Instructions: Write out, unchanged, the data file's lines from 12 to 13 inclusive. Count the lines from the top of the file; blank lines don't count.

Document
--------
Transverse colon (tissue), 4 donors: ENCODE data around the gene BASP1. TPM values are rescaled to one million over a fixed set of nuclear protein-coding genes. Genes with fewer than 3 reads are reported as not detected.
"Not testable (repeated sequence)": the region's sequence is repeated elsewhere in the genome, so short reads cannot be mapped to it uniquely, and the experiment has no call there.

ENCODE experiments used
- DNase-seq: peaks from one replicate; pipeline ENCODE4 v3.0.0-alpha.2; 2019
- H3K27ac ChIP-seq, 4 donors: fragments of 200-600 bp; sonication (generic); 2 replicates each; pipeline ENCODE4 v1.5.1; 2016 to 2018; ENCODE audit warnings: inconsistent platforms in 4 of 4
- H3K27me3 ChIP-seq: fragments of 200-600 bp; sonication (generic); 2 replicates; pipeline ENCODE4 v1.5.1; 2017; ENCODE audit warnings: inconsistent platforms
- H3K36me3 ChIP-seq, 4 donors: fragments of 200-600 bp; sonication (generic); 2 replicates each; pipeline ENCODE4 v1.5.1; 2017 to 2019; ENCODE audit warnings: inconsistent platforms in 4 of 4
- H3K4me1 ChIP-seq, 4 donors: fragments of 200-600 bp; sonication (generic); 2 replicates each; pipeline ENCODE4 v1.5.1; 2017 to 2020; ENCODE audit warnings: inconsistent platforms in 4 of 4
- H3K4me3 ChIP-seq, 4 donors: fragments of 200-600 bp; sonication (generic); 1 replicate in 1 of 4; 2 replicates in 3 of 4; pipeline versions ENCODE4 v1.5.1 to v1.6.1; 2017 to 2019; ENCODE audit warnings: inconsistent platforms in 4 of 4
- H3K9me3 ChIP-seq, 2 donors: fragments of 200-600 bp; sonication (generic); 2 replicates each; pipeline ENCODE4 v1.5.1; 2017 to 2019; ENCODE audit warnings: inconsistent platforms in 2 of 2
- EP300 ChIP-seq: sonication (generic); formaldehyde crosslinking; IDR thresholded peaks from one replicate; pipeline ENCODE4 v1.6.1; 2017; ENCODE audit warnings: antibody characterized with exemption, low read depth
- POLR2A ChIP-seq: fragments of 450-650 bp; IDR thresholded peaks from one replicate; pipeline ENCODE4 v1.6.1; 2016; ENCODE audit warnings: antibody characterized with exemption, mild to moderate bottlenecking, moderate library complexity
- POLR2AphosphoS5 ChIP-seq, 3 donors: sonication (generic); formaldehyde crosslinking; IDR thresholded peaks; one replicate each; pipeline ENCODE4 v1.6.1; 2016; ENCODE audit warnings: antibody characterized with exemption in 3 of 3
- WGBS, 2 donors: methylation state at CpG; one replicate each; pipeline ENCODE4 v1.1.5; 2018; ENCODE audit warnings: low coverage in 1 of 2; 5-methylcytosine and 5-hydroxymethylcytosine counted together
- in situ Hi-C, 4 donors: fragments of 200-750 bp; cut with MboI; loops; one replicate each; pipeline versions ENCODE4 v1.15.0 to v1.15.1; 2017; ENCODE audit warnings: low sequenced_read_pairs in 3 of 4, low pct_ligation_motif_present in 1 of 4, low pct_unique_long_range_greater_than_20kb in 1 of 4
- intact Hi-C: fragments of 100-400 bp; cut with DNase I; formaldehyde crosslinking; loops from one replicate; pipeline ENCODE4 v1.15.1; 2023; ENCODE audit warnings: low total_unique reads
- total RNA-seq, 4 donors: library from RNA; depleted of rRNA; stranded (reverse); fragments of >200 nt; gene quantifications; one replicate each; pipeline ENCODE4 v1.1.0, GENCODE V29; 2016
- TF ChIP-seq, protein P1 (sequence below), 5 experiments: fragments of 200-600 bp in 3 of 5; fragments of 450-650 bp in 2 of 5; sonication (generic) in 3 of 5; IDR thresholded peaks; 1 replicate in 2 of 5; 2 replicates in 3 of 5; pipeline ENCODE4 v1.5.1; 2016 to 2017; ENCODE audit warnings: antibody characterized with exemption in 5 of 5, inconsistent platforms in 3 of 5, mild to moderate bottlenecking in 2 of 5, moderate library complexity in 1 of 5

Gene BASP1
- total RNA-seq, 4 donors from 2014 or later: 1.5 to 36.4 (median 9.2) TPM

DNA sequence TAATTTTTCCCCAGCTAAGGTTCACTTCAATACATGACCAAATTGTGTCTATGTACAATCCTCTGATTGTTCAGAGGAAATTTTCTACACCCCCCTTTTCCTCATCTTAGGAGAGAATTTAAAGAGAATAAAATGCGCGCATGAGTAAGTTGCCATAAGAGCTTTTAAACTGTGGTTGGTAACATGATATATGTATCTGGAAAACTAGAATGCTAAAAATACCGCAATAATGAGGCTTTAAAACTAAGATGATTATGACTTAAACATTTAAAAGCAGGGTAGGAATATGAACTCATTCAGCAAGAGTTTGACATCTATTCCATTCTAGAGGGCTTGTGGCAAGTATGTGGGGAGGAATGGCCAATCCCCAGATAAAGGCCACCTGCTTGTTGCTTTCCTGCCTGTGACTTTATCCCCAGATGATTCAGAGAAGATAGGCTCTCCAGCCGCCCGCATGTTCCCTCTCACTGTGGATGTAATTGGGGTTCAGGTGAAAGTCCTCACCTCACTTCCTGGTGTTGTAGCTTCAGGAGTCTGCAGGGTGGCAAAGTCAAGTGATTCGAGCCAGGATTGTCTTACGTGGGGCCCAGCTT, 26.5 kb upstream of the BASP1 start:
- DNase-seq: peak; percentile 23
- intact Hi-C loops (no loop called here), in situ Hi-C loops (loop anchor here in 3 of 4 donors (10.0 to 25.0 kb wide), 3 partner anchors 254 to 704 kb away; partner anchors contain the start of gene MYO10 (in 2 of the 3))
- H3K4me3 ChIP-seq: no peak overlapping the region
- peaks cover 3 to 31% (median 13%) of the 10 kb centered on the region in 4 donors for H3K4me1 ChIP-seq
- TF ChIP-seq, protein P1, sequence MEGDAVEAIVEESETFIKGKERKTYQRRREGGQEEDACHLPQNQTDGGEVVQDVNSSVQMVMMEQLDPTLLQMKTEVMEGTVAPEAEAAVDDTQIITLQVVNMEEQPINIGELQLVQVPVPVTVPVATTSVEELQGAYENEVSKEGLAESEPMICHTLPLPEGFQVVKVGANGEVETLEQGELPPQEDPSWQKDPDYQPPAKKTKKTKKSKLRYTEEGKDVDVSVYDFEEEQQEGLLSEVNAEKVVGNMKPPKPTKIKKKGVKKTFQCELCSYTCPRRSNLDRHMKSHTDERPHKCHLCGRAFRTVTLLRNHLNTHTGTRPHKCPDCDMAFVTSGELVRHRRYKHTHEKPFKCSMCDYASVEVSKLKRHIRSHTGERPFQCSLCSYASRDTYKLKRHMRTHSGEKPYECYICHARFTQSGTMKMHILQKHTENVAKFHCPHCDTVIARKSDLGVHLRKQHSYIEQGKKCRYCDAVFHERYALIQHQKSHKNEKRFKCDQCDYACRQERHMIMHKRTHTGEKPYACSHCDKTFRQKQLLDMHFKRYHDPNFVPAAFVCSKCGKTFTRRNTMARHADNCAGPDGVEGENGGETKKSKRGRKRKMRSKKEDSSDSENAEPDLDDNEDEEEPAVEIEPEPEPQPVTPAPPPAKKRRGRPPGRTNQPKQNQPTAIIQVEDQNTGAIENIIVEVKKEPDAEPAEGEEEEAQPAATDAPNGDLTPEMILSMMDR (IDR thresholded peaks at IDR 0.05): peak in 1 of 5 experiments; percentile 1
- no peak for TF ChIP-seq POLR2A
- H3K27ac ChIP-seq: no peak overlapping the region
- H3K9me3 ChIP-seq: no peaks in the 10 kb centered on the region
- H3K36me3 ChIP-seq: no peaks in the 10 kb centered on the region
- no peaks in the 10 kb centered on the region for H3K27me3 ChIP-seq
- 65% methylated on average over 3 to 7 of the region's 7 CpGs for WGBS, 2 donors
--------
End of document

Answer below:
- POLR2A ChIP-seq: fragments of 450-650 bp; IDR thresholded peaks from one replicate; pipeline ENCODE4 v1.6.1; 2016; ENCODE audit warnings: antibody characterized with exemption, mild to moderate bottlenecking, moderate library complexity
- POLR2AphosphoS5 ChIP-seq, 3 donors: sonication (generic); formaldehyde crosslinking; IDR thresholded peaks; one replicate each; pipeline ENCODE4 v1.6.1; 2016; ENCODE audit warnings: antibody characterized with exemption in 3 of 3